The war on drugs issue in the Philippines is so different. It is a strong campaign that has been underway since the newly elected President Rodrigo Duterte won the election in the Philippines.
As early as eight months after President Rodrigo Duterte won there were total of 8,000+ dead people who were killed during the war on drugs. Since then, I have witnessed the killings almost every night in different ways. There are some who are killed but their face is covered by packaging tape, their hands are tied and they are just dumped in the streets with a cardboard sign saying “Pusher, wag tularan”, which means “I’m a drug pusher – don’t be like me”. The others are killed by police operations, and every time they are asked why they need to kill their targets they just said “they fought back”.
It’s really hard to understand how they run the system and why it is so many are killed. There are lots of stories and it’s so different until you know the story of the family. Lot of families urged they kill their loved ones like an animal, and they had no gun at all, so it is hard to accept because the police always say they fought back – that’s why they killed them.
The effect of the war on drugs is disturbing; society has become used to seeing dead human beings lying on the street. Almost every day there is a family who have lost their loved ones. Even if they surrender there is a chance that they might also be killed, even if you are trying to change you can possibly be a target. Nobody knows and the real victims here are the orphaned – they always remember what they saw.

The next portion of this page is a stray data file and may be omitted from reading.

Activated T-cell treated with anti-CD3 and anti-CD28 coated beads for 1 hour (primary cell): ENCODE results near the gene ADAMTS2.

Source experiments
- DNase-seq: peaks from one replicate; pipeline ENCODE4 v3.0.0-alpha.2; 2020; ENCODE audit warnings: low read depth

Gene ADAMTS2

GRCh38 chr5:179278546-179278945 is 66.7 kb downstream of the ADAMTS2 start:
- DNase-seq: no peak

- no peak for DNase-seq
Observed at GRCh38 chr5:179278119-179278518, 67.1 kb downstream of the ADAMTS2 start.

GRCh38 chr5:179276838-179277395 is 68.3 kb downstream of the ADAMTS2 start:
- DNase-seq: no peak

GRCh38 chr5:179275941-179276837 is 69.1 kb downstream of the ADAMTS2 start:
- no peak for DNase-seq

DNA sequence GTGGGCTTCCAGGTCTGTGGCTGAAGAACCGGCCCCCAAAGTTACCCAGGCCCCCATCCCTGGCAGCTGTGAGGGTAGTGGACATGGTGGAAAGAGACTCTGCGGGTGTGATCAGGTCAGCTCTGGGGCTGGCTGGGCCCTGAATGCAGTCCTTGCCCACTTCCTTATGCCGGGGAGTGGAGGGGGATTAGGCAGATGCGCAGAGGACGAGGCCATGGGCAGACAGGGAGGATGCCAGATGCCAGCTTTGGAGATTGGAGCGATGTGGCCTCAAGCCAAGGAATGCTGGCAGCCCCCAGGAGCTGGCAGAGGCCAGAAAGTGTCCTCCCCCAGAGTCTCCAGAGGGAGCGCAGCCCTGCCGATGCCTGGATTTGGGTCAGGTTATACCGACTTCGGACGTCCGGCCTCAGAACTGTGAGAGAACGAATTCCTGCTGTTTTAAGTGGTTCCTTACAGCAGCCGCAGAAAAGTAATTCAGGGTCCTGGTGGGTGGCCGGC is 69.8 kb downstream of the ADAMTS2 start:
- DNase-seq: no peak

For me whatever kind of person someone is, they have the freedom to live. No one can judge to kill, but to help them to reach their hope. A person who is suffering from drug addiction has a mental problem and needs assistance to rehabilitate. Everyone has their environment, their nature that comes to life, and these people might become addicted to drugs because of their own problems that can affect their system.
Since then I started documenting the war on drugs in my motherland, and I believe by the use of my photographs, which can tell the reality that Filipinos need to face, I will not stop documenting these issues until they realise that they need to stop the killings and instead help people for the problem to improve.
Dante Dennis V. Diosina Jr is a freelance photographer based in the Philippines. Dante has been working at a local newspaper and several news agencies. He also has ongoing documentary projects focusing on armed conflict, health issues, indigenous peoples, human rights issues and natural disasters.